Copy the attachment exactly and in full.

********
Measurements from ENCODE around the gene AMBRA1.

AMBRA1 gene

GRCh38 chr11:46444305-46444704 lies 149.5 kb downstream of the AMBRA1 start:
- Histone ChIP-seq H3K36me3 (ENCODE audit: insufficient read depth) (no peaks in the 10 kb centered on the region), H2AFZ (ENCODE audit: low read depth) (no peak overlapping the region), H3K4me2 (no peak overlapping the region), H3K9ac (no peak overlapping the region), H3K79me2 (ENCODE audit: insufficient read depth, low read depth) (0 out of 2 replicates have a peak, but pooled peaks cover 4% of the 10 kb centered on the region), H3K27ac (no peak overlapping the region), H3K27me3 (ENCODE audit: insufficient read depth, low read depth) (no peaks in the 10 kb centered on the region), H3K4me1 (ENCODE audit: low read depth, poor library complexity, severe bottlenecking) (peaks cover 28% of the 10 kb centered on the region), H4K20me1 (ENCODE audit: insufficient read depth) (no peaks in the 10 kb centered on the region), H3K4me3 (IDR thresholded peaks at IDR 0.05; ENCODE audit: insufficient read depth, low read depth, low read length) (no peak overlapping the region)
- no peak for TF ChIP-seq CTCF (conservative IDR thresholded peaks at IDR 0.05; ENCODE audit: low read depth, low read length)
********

Measurements from ENCODE around the gene AMBRA1.

AMBRA1 gene

GRCh38 chr11:46444305-46444704 lies 149.5 kb downstream of the AMBRA1 start:
- Histone ChIP-seq H3K36me3 (ENCODE audit: insufficient read depth) (no peaks in the 10 kb centered on the region), H2AFZ (ENCODE audit: low read depth) (no peak overlapping the region), H3K4me2 (no peak overlapping the region), H3K9ac (no peak overlapping the region), H3K79me2 (ENCODE audit: insufficient read depth, low read depth) (0 out of 2 replicates have a peak, but pooled peaks cover 4% of the 10 kb centered on the region), H3K27ac (no peak overlapping the region), H3K27me3 (ENCODE audit: insufficient read depth, low read depth) (no peaks in the 10 kb centered on the region), H3K4me1 (ENCODE audit: low read depth, poor library complexity, severe bottlenecking) (peaks cover 28% of the 10 kb centered on the region), H4K20me1 (ENCODE audit: insufficient read depth) (no peaks in the 10 kb centered on the region), H3K4me3 (IDR thresholded peaks at IDR 0.05; ENCODE audit: insufficient read depth, low read depth, low read length) (no peak overlapping the region)
- no peak for TF ChIP-seq CTCF (conservative IDR thresholded peaks at IDR 0.05; ENCODE audit: low read depth, low read length)